HCPLive Network

Wait Time to Lumbar Discectomy Linked to Post-Op Pain

TUESDAY, Jan. 21, 2014 (HealthDay News) -- The likelihood of experiencing worse pain at six months post-surgery is increased with a waiting time of 12 weeks or more for elective surgical lumbar discectomy (ESLD), according to a study published in the Dec. 1 issue of The Spine Journal.

Jeffrey A. Quon, D.C., Ph.D., from the University of British Columbia in Vancouver, Canada, and colleagues assessed whether a system-imposed delay in treatment (a longer waiting time) for ESLD correlates with residual postoperative pain in a cohort of 291 patients, aged 16 years or older with advanced imaging-confirmed sciatica because of herniated lumbar disc, but excluding those with significant comorbidity or emergency indications for surgery. Pain intensity was assessed on the 11-point numerical rating scale at waitlist enrollment and six months postoperatively.

The researchers found that at six months, long-wait patients were 80 percent more likely than short-wait patients to experience higher ordinal pain intensity in unadjusted analyses (unadjusted proportional odds ratio [POR], 1.8). After controlling for all imbalances in measured confounders the association persisted, with long-wait patients 70 percent more likely to report worse pain (adjusted POR, 1.7).

"In jurisdictions where highly constrained access to ESLD is managed through waitlists, the expected waiting time for the operation could be an informative deciding criterion for patients with otherwise unresolved preferences for operative treatment," the authors write.

Several authors disclosed financial ties to the medical device industry.

Abstract


Full Text (subscription or payment may be required)


Copyright © 2014 HealthDay. All rights reserved.

Further Reading
As the 2 Americans stricken with Ebola continue to receive treatment in Atlanta, a new potential case of the deadly virus has been reported in California.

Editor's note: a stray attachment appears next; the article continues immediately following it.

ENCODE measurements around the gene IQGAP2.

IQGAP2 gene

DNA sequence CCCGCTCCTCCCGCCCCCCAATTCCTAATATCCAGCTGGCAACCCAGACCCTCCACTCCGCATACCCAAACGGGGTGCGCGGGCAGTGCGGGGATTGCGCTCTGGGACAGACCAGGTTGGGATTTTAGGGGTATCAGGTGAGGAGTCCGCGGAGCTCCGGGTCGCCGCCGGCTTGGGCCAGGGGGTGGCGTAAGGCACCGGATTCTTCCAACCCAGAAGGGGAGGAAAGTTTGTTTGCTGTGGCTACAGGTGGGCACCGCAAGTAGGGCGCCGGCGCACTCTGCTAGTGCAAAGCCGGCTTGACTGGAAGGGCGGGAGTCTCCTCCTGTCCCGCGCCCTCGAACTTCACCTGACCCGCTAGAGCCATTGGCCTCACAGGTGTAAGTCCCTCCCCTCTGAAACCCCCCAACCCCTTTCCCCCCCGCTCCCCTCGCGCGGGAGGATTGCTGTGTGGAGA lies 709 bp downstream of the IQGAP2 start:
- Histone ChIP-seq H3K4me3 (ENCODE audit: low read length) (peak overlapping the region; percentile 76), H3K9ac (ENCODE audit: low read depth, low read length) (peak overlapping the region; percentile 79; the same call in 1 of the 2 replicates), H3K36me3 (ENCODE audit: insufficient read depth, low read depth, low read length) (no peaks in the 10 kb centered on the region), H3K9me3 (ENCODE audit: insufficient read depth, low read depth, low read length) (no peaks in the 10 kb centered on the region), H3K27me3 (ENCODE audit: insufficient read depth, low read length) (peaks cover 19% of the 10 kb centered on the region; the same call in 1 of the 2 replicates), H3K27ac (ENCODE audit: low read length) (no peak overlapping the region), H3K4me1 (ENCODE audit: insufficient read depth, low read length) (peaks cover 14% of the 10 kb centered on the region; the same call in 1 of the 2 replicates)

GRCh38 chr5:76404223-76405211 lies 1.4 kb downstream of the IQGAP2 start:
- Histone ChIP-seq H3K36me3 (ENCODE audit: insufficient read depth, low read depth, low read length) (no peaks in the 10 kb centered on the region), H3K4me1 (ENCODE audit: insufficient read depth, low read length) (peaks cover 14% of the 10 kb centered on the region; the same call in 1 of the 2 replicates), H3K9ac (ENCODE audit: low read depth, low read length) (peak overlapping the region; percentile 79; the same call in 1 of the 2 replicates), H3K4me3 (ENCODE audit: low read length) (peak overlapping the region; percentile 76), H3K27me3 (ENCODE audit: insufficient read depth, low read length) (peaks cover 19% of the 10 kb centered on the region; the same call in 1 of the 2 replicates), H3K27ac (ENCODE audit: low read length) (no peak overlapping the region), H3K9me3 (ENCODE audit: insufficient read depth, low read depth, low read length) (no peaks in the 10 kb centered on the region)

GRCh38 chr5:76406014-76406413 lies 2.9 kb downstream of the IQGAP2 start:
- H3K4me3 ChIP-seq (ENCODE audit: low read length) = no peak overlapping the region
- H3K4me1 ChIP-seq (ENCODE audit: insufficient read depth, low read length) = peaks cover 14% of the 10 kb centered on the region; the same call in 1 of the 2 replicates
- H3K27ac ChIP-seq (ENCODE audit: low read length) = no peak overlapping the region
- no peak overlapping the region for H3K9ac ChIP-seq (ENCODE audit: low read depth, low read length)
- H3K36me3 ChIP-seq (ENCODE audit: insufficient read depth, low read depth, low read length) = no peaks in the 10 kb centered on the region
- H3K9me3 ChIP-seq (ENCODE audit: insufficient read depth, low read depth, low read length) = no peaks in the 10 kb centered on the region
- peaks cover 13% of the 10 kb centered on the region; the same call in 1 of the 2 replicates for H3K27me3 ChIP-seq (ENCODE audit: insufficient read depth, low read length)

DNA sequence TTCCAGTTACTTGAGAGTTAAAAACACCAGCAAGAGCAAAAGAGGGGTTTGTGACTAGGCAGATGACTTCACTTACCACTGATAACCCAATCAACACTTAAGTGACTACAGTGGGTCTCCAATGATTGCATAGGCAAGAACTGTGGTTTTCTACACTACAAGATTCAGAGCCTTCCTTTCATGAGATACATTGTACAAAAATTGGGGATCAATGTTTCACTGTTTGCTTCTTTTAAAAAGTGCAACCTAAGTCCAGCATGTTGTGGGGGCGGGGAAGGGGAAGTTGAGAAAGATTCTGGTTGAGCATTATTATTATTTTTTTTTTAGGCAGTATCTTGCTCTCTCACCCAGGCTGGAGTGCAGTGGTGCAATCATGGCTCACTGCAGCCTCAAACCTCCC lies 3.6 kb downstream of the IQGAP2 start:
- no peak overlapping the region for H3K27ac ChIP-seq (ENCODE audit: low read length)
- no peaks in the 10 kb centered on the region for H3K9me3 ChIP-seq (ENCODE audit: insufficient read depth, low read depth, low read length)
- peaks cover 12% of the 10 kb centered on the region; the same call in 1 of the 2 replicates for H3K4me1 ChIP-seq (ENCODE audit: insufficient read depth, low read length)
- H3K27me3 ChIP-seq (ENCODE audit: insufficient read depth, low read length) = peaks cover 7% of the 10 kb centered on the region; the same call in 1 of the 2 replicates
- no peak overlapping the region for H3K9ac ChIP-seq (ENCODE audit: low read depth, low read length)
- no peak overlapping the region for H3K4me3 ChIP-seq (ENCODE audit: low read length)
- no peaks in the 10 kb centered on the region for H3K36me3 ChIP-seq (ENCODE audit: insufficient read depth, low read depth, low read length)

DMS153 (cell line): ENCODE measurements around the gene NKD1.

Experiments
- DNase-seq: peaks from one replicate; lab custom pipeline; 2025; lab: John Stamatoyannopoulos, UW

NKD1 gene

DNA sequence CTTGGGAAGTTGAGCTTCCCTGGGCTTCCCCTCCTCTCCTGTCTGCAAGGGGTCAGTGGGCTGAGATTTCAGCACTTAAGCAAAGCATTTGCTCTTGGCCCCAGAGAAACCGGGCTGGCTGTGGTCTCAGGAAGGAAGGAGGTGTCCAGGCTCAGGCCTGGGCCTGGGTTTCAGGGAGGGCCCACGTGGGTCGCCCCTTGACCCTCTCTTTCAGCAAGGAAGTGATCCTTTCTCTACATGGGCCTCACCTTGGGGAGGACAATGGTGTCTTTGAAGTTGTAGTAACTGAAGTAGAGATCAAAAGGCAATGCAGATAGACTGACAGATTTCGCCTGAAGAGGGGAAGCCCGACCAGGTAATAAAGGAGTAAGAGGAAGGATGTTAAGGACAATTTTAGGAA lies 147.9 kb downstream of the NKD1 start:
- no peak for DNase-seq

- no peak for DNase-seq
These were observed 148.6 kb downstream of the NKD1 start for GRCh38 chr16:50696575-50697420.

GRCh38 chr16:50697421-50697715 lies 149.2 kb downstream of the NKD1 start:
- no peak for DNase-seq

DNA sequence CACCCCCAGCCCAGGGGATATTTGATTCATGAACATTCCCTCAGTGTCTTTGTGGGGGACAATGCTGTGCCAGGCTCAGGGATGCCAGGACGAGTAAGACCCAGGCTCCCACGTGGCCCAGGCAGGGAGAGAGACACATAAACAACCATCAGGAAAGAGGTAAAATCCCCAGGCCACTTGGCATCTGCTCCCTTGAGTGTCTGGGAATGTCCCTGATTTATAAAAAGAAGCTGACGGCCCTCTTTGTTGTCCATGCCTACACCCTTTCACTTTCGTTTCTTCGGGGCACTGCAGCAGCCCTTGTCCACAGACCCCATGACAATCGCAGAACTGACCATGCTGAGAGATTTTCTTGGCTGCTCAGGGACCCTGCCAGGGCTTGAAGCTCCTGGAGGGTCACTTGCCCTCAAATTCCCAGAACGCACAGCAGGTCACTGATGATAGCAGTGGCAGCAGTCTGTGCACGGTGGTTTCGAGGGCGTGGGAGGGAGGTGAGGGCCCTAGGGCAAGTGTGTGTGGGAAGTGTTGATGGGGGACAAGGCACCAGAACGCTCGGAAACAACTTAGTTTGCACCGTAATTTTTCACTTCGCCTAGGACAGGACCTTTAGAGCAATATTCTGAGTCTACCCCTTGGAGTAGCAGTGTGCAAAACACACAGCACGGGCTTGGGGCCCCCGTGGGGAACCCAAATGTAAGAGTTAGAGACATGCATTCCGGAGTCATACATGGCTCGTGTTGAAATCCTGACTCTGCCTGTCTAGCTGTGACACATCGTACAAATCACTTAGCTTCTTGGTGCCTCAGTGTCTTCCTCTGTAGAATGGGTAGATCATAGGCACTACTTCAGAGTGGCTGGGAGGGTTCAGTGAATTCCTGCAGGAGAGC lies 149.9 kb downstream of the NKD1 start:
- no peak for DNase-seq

There has been a shift from inpatient to outpatient surgery for commonly performed urological procedures, which has coincided with increasing rates of failure to rescue mortality, according to a study published online Aug. 19 in BJU International.
New research about food allergies that can trigger severe reactions such as anaphylaxis has shown that cooking some foods can prevent attacks and help build tolerance.
Many control psoriasis-ridden skin only to find traces of discolored patches in its wake. A study by the Milstein Medical Research Program at The Rockefeller University has uncovered the correlation between skin discoloration and psoriasis, providing opportunities of treatment for pigmentation changes within eczema and acne as well.
Orthopedic surgeon Bert Mandelbaum is a pioneering researcher and the creator of a program that has drastically reduced ACL tears among young female athletes.
A postdischarge intervention including free medication results in higher rates of smoking cessation at 6 months, compared with standard discharge care among hospitalized adult smokers, according to a study published in the Aug. 20 issue of the Journal of the American Medical Association.
Newborn screening programs in the United States have identified severe combined immunodeficiency in one in 58,000, with high survival seen in SCID-affected infants, according to a study published in the Aug. 20 issue of the Journal of the American Medical Association.
More Reading